Bushland Management in the Torbay Catchment

Karri Forest

Jarrah/Banksia open forest

Good quality bush can fulfil a range of functions and values.

Torbay's Bushland

The Torbay catchment has a variety of bush areas, ranging from small, scattered remnants to large blocks. These are found on both private property and in public reserves. The nature reserves managed by the Department of Environment and Conservation (DEC) are Marbellup, Down Road, Barrett's Meadow, Lake Powell and the West Cape Howe National Park. There is also the large tract of coastal Crown land that joins the West Cape Howe National Park to Torndirrup National Park.

In all there is about 11,500 ha of remnant vegetation in the Torbay catchment. This is around 36% of the catchment. Aside from these bush areas, many farms have scattered paddock trees, windbreaks or vegetation along drains and creeks. These can provide valuable corridors and should also be protected and enhanced where necessary.

What role does the bush have?

Bushland has a range of different values and provides ecosystem services that has benefit to our whole community.

These include:

  • Habitat for native birds and animals.
  • Aesthetic values.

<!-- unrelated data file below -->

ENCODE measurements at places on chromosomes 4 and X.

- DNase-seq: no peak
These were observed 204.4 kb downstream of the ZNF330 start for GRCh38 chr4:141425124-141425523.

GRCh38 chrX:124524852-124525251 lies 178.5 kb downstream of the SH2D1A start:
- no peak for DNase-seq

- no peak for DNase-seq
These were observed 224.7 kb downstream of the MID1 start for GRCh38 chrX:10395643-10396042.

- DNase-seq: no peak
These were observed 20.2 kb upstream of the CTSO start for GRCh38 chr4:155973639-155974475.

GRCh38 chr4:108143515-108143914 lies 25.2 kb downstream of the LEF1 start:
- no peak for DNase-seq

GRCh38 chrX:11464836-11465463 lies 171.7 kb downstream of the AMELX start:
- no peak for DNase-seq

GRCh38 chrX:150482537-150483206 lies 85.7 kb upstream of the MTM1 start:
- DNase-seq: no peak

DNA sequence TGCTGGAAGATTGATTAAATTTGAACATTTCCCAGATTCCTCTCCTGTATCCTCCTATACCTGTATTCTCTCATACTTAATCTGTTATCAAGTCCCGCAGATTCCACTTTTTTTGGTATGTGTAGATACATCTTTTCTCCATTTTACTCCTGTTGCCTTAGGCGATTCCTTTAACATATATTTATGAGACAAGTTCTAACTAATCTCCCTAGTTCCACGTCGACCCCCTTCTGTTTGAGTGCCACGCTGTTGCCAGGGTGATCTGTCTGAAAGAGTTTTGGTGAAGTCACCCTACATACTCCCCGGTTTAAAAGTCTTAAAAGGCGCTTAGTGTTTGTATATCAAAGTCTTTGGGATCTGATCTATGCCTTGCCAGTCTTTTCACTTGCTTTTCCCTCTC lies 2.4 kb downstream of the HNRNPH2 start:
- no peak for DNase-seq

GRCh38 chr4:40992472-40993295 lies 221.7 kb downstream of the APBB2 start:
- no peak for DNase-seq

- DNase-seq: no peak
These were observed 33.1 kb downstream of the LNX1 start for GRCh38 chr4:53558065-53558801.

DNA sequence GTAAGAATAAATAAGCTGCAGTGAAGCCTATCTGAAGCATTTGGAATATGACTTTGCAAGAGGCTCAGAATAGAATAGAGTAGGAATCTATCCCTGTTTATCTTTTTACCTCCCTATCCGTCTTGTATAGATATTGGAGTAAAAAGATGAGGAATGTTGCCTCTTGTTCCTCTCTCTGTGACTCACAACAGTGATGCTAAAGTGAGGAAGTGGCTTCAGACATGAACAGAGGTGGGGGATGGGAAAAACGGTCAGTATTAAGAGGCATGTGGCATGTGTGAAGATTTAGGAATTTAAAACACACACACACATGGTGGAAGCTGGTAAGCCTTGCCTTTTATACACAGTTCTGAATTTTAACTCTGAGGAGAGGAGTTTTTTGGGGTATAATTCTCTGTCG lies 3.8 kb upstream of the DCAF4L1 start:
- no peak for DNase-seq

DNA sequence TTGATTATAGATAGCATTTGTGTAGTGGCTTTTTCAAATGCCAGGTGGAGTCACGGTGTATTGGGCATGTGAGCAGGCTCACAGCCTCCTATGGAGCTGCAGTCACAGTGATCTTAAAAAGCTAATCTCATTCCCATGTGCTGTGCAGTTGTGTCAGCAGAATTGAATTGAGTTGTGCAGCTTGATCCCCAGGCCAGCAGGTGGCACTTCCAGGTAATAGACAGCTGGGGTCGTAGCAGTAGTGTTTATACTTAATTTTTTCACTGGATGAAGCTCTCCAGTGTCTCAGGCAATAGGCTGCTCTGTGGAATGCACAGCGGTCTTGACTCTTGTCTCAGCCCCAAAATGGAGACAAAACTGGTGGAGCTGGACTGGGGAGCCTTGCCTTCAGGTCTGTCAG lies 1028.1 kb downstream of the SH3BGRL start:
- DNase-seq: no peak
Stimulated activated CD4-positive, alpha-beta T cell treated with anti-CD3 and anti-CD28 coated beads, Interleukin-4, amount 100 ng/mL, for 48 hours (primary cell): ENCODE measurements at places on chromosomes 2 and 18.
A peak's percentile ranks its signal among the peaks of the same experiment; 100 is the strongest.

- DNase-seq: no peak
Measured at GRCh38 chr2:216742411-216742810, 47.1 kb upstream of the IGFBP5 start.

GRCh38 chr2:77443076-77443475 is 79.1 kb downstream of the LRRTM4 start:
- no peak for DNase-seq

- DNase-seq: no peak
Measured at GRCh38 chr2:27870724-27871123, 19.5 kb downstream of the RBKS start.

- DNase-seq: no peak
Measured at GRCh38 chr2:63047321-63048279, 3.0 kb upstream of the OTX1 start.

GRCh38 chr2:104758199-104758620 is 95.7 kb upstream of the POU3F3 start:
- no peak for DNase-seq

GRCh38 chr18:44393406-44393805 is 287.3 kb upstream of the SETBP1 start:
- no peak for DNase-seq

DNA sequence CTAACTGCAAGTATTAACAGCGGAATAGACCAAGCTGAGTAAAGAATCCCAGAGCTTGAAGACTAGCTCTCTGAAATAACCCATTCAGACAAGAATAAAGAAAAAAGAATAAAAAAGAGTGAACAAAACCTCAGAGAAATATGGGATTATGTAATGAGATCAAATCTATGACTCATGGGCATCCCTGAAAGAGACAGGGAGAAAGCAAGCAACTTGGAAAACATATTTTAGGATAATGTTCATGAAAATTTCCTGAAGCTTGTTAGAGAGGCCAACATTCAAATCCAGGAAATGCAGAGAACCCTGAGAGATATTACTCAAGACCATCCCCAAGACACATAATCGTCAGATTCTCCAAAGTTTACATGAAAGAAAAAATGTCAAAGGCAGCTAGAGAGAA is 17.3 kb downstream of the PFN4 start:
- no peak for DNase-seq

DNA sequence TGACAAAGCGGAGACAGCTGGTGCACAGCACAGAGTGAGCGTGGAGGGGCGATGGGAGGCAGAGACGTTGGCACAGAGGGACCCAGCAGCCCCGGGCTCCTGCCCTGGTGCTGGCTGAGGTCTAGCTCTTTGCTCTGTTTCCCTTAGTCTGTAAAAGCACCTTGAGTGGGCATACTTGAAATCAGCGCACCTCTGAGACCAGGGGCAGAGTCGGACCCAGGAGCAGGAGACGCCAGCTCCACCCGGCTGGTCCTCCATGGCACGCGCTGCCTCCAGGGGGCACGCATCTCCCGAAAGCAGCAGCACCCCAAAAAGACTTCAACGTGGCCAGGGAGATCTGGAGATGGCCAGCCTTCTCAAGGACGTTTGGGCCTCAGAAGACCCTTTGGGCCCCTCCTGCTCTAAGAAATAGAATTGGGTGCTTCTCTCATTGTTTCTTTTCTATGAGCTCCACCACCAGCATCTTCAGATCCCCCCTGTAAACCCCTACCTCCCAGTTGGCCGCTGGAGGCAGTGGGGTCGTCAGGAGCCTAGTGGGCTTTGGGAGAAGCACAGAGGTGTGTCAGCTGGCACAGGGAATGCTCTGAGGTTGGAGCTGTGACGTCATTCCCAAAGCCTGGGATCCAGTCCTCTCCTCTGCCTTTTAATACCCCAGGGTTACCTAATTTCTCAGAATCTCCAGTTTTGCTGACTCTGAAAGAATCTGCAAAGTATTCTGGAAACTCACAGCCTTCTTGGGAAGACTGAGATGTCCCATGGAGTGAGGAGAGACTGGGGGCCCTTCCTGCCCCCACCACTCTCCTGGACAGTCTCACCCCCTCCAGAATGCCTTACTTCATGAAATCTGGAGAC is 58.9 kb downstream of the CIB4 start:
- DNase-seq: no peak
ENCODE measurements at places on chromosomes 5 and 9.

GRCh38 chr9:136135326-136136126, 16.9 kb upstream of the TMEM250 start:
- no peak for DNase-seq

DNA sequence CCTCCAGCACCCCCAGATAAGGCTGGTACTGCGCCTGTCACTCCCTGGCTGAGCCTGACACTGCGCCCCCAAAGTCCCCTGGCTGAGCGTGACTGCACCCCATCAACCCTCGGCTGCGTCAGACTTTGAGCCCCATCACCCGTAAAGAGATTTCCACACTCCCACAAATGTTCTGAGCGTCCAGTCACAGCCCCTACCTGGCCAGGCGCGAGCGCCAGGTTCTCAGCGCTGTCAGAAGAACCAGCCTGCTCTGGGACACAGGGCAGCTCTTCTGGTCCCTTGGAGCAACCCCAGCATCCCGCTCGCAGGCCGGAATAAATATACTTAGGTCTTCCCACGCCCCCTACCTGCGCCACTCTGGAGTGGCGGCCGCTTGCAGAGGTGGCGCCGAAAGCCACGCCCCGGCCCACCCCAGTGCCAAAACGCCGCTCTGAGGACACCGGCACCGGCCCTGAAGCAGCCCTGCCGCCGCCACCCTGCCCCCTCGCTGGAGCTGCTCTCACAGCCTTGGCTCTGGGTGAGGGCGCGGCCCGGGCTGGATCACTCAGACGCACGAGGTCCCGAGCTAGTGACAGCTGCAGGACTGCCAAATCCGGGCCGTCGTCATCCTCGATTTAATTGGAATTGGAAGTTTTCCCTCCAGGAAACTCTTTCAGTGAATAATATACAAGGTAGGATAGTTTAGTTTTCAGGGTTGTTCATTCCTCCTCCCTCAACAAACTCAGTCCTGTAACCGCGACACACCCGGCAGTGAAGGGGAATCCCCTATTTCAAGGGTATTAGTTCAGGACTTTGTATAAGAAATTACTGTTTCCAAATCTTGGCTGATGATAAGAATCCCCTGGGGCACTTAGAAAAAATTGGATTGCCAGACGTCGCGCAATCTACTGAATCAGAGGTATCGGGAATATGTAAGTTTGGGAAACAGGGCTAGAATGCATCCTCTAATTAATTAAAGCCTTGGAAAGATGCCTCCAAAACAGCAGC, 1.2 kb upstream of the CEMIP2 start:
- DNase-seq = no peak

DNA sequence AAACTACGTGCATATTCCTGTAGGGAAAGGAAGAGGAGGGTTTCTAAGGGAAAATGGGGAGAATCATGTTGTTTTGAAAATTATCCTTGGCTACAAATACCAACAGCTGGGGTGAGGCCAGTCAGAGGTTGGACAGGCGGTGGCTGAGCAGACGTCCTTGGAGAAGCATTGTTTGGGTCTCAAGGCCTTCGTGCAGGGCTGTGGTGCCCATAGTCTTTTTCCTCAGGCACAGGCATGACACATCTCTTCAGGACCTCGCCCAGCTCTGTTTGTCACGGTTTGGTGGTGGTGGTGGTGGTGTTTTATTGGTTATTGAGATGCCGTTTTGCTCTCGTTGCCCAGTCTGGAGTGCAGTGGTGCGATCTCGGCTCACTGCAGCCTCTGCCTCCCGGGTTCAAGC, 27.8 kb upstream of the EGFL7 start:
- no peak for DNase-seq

• Micro-climate values: shade and shelter for humans, animals and crops.
  • Pollination of crops by birds and insects.
  • Providing a habitat for birds and insects that help protect crops and pastures from pest attack.
  • Filtering water or providing areas of clean water supply.
  • Protection of soil by reducing wind & water erosion.
  • Carbon sequestration.

Whose responsibility is it to manage the bush?

Management of bushland is the responsibility of the landowner, whether that is an individual, business or government agency. While having bushland is a privilege, we recognise that looking after it may put added pressure on already busy farmers. This is where the Torbay Catchment Group and other organisations are able to help.

Remember, native vegetation is protected by law in Western Australia under the Environmental Protection Act 1986. Most types of clearing are prohibited unless a permit has been granted. The Department of Environment and Conservation manage the vegetation clearing permit system.

With the stock excluded, this bush will recover.

Your local NRM officer can help you with managing your bushland

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